5 Knee Exercises to Keep Your Joints Healthy
Whether you want to rehabilitate your knees or want to increase your flexibility, these knee strengthening exercises can help improve your overall joint health and range of motion.
Always start slowly with any exercise routine to warm up and prevent injury.
You don’t have to be a total yogi to get a good stretch from the forward bend. This knee exercise will stretch your leg muscles, especially targeting your hamstrings. Tight or weak hamstrings are limited in the protection they give your knees, so it’s important to work them out.
Standing on your mat, start with your hands on your hips. Bend forward from your hip joints as you exhale, lengthening your upper body as you reach toward the mat. Reach your fingers towards the floor and touch the floor with your fingers or your palms. You can also reach around or behind your ankles. If you can’t keep your knees from bending while reaching toward the floor or if you can’t reach that far, you can modify the stretch and reach toward a chair to support you while you stretch downward. Relax your shoulders and neck, letting your head hang freely. Remember to breathe as you deepen the stretch. To come out of the pose, bring your hands up to your hips, push your tailbone down, and breathe in as you bring your upper body back up.
Standing Quad Stretch
The standing quad stretch is a great way to strengthen your knees and improve your balance. If balance poses give you trouble, you can do this stretch by holding on to a chair or placing a hand on the wall.
Stand with your feet shoulder-width apart. Put your weight on your left foot and lift your right foot tucking the knee behind. Grip your ankle or foot and pull your shin toward your glutes, pointing your knee toward the floor. Hold the stretch for 30 seconds then switch to the right foot.
Squats are great to help strengthen your knees because they target three different muscles–the quadriceps, hamstrings and glutes. By getting your leg muscles in better shape, you can work toward improving your joint’s stability, and the muscles will be better able to absorb shock that can put added stress on your joints. The goal is stronger knees that are less susceptible to the effects of degeneration.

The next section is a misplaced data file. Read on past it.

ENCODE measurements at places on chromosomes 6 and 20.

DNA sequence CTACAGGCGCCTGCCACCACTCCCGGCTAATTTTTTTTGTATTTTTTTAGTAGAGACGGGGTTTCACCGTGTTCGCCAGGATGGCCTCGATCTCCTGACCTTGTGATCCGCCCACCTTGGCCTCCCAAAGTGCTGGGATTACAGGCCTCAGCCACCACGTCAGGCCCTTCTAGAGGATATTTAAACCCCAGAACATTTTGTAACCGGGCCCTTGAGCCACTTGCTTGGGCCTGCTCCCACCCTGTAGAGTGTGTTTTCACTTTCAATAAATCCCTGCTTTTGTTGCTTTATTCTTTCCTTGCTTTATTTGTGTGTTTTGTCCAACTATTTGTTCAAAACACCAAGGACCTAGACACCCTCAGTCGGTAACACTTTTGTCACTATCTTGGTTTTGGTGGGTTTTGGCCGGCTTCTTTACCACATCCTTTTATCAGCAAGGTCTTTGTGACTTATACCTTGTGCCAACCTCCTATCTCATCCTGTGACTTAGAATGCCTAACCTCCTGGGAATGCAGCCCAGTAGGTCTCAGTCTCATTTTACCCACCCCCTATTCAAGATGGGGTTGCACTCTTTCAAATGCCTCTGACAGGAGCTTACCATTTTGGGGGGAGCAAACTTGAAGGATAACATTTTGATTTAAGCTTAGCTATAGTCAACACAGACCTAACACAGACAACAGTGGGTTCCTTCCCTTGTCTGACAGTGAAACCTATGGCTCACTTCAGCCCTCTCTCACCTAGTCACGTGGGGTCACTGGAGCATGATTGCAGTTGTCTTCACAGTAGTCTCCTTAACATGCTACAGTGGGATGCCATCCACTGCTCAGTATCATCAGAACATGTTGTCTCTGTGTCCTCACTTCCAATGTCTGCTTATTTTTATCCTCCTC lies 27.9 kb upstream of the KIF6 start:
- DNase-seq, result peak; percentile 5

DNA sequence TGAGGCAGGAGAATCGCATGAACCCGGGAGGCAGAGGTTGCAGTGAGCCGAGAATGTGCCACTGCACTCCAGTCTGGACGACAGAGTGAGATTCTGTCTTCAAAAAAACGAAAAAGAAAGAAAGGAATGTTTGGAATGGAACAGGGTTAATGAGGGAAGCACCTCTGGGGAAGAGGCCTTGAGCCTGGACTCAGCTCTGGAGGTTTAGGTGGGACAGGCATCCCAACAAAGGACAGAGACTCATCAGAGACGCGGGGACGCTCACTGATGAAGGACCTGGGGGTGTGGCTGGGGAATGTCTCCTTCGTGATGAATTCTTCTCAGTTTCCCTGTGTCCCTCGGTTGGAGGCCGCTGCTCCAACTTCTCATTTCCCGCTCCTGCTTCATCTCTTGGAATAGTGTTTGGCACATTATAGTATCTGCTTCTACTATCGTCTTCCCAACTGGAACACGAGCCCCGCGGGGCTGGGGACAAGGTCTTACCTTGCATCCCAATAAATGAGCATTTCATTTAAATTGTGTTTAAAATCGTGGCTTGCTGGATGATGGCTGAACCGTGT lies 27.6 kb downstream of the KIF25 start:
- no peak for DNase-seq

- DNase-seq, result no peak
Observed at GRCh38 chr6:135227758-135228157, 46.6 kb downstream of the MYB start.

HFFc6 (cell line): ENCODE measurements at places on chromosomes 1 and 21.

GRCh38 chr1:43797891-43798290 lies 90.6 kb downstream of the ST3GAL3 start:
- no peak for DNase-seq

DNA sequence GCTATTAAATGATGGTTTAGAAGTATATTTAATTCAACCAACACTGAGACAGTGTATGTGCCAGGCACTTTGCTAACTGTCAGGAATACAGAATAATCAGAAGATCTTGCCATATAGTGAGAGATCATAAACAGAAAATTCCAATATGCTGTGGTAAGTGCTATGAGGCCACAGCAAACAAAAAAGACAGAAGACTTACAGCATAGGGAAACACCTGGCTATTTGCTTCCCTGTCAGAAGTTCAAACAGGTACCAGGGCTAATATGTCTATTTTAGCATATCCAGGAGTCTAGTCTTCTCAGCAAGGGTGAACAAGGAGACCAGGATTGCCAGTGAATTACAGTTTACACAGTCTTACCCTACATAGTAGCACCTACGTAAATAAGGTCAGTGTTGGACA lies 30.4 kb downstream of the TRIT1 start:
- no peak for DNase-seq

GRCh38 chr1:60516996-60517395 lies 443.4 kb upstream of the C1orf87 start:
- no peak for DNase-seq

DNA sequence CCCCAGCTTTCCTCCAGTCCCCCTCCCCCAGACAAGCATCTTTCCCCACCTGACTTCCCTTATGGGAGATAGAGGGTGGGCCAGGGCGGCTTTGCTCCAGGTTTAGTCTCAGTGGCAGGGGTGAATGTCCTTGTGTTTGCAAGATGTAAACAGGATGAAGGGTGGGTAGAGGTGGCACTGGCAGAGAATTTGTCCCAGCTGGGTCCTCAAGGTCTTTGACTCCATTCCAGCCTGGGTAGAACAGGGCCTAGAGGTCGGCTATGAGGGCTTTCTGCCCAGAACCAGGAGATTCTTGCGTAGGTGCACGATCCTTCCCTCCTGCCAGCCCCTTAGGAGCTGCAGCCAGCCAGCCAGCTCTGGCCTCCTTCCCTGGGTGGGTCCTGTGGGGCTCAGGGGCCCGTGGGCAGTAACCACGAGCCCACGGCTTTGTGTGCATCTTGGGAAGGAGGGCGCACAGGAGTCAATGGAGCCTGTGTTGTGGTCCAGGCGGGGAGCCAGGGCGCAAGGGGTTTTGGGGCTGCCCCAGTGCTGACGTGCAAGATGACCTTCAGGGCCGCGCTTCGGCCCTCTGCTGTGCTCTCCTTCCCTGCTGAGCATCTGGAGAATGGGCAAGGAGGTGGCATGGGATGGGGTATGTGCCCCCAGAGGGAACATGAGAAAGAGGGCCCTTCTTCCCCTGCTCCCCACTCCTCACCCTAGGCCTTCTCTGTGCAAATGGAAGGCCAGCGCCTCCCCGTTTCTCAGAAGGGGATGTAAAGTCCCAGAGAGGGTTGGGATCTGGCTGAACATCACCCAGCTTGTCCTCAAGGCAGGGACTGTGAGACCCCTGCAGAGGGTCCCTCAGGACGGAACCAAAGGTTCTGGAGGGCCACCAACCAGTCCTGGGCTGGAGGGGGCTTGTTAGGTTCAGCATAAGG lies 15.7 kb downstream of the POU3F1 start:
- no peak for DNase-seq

Stand on your mat with your feet shoulder-width apart. Slowly bend your knees as if to sit in a chair, and keep your back straight and core engaged. Keep your knees and toes aligned so as to not bring your knees forward. Be steady and slow going down and coming back up, so the motion stays as smooth as possible. If free standing squats prove too difficult, try modifying the exercise by squatting against the wall or using a chair to support you from beneath.
Standing Side Leg Raise
The standing side leg raise exercise plays an important part in achieving optimum knee health. This knee strengthening exercise is a great way to help improve your balance, tone your thighs and make your knees more resilient at the same time.
Stand freely or use a chair to support your balance. Shift your weight to your left foot and bring your right leg up to the side very slowly. Lift your right leg as far as you can, making sure to keep your leg straight. As you raise your leg, you should feel a nice stretch on the inner thigh. Keep the leg up for at least ten seconds, and then slowly bring it down to the mat then switch sides.
The Leg Raise exercise is a gentle way to help strengthen the muscles in the thigh and hamstrings and strengthen the knees. This stretch will also engage your core, helping to strengthen your abdominal muscles and lower back.
Lie down on your back. Put your hands on the mat beside your glutes. Keep your body straight and your toes pointed up. Don’t bend your knees or lift your lower back off the mat. Inhale and raise your legs off the mat slowly and smoothly. Raise your legs as high as you can while keeping them straight. Try to get your legs at about a 30-degree angle and hold the posture. Exhale, keep your back on the mat, and bring your legs to the mat.
Before beginning any exercise regimen, consult with your physician to determine if these exercise recommendations are right for you.